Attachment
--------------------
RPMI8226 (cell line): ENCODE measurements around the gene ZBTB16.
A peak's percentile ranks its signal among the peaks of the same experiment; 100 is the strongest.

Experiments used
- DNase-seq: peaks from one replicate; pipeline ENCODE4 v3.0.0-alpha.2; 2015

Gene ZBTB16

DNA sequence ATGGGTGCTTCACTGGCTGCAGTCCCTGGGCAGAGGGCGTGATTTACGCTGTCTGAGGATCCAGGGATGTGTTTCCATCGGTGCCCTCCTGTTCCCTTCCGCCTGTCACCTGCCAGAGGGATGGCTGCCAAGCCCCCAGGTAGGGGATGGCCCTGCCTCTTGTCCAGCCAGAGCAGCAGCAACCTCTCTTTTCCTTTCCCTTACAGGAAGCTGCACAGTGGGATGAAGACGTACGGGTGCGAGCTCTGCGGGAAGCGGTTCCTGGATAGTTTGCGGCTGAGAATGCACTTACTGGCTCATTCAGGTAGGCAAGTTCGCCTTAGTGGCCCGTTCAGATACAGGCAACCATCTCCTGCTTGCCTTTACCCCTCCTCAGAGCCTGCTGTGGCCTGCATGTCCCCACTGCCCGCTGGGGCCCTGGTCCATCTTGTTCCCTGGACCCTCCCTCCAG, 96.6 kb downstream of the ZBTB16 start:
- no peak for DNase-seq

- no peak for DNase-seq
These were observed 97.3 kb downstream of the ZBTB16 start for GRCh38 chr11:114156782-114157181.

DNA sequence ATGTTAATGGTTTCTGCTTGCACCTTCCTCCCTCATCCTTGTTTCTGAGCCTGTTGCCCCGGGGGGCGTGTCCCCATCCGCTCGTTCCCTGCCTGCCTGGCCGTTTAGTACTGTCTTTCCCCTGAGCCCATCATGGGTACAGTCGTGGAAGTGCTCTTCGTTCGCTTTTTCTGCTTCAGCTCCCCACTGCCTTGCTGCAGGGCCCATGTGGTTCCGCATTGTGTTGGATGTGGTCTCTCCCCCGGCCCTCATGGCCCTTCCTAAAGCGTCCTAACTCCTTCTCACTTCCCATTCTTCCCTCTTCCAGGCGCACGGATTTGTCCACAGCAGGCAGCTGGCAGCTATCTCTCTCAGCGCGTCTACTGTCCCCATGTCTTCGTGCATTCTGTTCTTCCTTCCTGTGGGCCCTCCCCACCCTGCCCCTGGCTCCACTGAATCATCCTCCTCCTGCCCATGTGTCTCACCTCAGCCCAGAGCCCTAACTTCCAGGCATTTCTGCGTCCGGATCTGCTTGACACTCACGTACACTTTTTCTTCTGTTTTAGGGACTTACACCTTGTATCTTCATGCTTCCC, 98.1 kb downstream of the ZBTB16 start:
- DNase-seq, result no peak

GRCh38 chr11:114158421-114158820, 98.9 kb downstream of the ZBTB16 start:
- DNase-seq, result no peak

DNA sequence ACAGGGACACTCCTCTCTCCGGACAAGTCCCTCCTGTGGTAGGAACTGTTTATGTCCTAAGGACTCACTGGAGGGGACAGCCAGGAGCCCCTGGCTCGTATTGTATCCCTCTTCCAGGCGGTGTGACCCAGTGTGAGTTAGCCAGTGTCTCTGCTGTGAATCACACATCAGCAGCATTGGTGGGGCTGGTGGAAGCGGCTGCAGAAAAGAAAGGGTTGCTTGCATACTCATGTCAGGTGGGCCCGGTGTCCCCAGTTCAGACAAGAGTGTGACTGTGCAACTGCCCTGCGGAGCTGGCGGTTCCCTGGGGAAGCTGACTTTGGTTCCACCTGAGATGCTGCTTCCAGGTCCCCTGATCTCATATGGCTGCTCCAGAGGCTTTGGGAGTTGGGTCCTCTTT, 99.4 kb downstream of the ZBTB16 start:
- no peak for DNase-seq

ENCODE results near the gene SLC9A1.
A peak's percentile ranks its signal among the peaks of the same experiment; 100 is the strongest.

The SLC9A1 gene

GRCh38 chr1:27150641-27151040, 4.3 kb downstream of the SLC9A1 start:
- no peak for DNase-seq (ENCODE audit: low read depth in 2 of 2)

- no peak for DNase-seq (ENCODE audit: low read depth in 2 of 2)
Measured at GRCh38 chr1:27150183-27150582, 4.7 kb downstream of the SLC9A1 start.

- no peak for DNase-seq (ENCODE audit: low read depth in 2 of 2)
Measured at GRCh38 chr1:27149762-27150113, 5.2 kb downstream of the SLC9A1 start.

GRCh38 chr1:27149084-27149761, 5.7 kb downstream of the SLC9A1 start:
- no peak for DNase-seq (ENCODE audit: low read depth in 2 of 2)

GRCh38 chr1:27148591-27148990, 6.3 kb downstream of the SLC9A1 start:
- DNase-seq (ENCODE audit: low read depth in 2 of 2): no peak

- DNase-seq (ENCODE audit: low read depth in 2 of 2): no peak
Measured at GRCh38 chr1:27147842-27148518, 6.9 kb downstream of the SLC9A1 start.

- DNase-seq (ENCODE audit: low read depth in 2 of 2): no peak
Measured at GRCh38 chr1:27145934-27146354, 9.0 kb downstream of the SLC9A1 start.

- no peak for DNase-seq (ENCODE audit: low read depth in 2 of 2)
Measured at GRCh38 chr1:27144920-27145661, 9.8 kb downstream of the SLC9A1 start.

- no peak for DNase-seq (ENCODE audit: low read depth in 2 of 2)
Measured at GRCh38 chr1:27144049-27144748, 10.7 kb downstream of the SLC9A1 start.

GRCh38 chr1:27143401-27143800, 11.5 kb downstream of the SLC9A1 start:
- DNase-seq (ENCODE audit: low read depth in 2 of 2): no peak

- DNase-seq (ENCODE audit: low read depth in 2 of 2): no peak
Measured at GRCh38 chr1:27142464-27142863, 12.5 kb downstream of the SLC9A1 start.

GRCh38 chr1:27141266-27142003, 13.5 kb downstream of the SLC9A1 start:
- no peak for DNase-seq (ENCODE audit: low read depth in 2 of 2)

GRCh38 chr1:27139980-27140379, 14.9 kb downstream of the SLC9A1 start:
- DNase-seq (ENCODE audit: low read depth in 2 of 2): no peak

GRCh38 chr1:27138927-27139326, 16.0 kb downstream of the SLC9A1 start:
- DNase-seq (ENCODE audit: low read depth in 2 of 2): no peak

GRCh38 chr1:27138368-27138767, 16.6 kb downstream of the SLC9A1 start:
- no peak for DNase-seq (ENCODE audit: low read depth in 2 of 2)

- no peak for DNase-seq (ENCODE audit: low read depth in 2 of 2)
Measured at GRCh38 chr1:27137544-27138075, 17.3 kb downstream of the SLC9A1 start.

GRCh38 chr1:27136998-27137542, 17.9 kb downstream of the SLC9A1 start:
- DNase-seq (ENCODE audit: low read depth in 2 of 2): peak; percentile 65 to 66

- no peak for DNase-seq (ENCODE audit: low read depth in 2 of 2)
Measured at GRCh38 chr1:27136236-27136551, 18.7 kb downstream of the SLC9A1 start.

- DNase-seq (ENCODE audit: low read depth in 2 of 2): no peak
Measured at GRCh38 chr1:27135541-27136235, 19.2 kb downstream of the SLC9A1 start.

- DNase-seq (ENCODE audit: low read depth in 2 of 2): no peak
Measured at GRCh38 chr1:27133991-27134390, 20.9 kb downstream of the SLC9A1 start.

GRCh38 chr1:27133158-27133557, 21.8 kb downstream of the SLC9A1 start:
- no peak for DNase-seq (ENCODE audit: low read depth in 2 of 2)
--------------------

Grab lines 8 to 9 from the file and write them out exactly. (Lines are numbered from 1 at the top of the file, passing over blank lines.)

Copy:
- no peak for DNase-seq
These were observed 97.3 kb downstream of the ZBTB16 start for GRCh38 chr11:114156782-114157181.